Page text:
Archive for the ‘General Presup Issues’ Category

(As some of you know, Michael Butler provided a famous response to the so-called “Fristianity” objection. Unfortunately, many contemporaries seem to gloss over his response, or fail to understand the value of it. I encountered this so-often I decided to “weaponize” his response, so to speak. What follows, then, is my attempt at presenting a “Butlerian” styled response to the Fristianity objection, and flesh out a resulting implication).

“Fristianity” as an objection to presuppositionalism, arose in the late 90’s, although similar objections were being tossed around as far back as the 80’s. Even earlier objections of the same type were addressed by Bahnsen and Van Til from the very outset. For a brief, authoritative, rundown of the development of the objection, see David Byron’s recollections here. For our purposes, the “Fristianity” objection will be thought of as the positing of a hypothetically possible worldview that provides a counter-example to the presuppositionalist’s claim that Christianity is exclusively able to account for the preconditions of intelligibility. Philosopher Sean Choi says this:

“Fristianity has come to mean what it does precisely because in the course of offering a possible defeater to TAG, Fristianity was defined as a possible worldview that includes a quadrinitarian God.  Voila!” ~ pg. 264 “Reasons for Faith: Making a Case for the Christian Faith” edited by Norman Geisler and Chad Meister. (Emphasis, mine).

In the above citation, Choi posits that Fristianity is possible by definition, but that’s the very thing presuppositionalists contest!

Consider the following:

1.  If Christianity is true, then it is exclusive (all non-Christian worldviews are false and fail to account for the preconditions of intelligibility).

2.  Christianity is false.

3.  From 2, then Christianity may not be exclusive.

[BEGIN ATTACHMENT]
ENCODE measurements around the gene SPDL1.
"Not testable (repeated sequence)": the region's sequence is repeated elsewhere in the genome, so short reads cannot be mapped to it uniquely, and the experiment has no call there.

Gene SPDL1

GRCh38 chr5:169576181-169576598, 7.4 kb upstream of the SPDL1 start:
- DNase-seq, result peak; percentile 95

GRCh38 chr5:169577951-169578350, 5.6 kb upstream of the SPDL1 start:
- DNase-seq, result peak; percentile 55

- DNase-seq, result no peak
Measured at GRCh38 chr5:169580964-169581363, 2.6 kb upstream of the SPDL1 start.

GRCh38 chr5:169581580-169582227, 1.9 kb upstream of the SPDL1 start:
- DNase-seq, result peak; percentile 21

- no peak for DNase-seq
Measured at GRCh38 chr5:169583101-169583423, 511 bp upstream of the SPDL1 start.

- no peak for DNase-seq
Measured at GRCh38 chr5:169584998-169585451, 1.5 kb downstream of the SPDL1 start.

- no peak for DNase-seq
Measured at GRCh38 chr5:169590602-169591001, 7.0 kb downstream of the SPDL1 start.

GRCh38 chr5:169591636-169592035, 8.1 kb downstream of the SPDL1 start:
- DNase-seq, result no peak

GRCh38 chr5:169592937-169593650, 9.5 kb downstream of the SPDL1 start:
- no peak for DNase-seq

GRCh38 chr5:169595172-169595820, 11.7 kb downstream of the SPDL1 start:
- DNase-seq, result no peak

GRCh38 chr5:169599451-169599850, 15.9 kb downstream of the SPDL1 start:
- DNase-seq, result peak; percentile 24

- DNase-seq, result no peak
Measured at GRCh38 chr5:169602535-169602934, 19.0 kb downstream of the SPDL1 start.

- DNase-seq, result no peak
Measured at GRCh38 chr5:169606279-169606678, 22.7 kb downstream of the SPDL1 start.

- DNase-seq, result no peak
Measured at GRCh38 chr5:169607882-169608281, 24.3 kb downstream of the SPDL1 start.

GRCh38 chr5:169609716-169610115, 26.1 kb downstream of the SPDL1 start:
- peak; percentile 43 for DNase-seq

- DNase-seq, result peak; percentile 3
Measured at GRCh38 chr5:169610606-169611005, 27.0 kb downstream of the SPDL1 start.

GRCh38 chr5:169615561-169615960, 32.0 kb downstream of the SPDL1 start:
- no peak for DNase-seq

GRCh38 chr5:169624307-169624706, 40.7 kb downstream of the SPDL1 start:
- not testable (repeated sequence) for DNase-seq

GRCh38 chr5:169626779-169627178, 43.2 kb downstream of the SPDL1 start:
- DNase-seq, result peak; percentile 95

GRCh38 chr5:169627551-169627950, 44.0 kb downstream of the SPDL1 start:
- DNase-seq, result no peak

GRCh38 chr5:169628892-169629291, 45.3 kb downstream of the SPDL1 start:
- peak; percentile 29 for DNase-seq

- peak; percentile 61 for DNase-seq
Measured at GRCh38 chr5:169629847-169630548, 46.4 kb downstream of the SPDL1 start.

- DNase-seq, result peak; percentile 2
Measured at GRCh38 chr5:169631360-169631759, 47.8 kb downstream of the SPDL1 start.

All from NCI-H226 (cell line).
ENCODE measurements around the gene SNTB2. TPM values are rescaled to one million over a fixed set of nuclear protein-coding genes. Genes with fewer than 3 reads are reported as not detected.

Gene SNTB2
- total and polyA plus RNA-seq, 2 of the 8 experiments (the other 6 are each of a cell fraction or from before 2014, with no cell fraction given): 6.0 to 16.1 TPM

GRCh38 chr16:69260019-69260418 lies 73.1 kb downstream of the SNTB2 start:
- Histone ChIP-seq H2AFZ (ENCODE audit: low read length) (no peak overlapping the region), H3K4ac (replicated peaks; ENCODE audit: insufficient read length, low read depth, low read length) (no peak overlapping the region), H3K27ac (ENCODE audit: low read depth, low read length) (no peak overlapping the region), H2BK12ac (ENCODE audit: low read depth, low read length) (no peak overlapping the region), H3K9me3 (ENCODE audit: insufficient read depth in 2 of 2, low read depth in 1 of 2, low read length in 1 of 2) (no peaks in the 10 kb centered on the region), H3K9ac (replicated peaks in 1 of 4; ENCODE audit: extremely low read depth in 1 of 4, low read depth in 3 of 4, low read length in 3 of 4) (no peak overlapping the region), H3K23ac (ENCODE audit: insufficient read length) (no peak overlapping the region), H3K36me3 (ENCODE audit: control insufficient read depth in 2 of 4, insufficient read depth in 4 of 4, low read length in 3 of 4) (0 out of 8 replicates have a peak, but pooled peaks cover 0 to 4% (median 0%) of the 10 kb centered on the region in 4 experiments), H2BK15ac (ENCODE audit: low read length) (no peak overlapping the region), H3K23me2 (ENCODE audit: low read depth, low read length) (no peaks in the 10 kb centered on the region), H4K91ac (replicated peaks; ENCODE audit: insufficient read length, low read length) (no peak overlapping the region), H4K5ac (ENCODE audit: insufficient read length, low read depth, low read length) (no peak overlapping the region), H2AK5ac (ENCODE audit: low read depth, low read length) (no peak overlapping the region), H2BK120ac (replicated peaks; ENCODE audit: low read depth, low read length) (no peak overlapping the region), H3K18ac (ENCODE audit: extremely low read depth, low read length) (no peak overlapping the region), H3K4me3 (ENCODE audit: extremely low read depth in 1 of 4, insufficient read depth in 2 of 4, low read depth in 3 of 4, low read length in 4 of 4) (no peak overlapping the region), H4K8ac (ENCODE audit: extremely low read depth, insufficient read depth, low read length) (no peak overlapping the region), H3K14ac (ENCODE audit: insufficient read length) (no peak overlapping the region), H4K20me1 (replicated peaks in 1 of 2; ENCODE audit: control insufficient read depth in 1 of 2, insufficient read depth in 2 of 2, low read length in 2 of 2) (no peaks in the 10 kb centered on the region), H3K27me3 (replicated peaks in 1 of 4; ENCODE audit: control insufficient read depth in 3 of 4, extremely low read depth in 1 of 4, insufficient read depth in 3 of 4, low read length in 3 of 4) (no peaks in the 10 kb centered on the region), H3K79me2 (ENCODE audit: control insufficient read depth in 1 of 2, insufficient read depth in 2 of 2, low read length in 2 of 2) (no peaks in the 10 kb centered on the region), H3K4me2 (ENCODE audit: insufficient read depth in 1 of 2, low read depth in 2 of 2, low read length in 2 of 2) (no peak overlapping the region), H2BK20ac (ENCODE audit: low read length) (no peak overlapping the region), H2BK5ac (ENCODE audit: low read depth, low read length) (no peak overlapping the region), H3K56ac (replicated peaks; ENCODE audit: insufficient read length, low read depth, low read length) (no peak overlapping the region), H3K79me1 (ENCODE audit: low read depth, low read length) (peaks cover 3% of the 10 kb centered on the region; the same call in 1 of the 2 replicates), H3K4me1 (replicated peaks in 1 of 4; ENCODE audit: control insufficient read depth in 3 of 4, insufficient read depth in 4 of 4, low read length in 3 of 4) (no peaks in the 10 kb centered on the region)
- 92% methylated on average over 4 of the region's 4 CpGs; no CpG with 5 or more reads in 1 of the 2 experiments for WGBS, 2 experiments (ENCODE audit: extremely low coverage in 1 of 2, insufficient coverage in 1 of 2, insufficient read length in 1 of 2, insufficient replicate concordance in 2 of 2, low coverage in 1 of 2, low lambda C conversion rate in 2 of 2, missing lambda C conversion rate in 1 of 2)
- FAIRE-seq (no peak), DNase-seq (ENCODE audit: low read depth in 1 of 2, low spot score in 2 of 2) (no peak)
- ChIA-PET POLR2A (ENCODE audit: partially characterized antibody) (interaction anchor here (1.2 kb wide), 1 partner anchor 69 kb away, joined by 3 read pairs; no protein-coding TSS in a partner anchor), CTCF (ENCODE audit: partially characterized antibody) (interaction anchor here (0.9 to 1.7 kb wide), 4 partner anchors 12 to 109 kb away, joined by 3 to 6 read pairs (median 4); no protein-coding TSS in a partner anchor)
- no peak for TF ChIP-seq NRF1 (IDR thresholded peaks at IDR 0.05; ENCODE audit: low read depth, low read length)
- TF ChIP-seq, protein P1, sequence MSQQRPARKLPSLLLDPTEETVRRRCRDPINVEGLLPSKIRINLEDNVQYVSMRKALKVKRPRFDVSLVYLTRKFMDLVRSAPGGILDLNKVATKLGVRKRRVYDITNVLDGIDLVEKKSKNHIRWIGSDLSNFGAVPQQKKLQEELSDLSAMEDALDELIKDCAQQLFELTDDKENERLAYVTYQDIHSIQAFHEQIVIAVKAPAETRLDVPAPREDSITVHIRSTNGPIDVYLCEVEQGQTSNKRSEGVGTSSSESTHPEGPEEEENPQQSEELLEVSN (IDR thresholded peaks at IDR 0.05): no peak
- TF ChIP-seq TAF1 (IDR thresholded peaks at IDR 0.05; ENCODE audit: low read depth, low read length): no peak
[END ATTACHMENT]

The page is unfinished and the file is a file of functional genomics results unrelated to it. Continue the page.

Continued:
Conclusion:  The Fristian worldview might account for the preconditions of intelligibility.

———————————

As we can see, the conclusion only follows if premise 2 is true.

Fristian arguments must include a negation premise to operate, and this is something no Christian would be willing to grant, unless doing so hypothetically.  But there’s no reason to do so in this situation. Once this is realized, the Fristian must shift his efforts and try to demonstrate that Christianity, even if true, is not exclusive. He must attack premise 1.

Suppose he looks to Scripture and is able to demonstrate (exegetically) that Christianity is not exclusive?  Well, if he can demonstrate that, then the “Fristian” illustration becomes superfluous.  Consider the following:

1.  If Christianity is true, then it is *not* exclusive.

2.  Since Christianity is not exclusive, then some other worldview might provide the preconditions of intelligible experience.

3.  Fristianity is another worldview.

Conclusion:  Fristianity might provide the preconditions of intelligible experience.

If 1 is proven, then hypothetically-possible non-Christian worldviews need no longer be posited as it’s been proven (in principle) that they’re possible. There’d no longer be any need for positing “Fristianity” as a defeater for presuppositionalism. The entire illustration would be superfluous.

Anyway, it’s highly doubtful the “Fristian” advocates will be able to build a strong exegetical case that Christianity is not exclusive.  While it’s beyond the scope of this article to prove (from the text) that Christianity *is* exclusive, a few well-known verses should suffice:

Isaiah 44 – “I am the first and I am the last.  Apart from me, there is no God!”

John 14 – “I am the way the truth and the life.  No one comes to the Father except through me.”

Acts 4 – “…there is none other name under Heaven given among men whereby we must be saved.”

Galatians 1 – “…if any man preach any other Gospel unto you than that ye have received, let him be accursed.”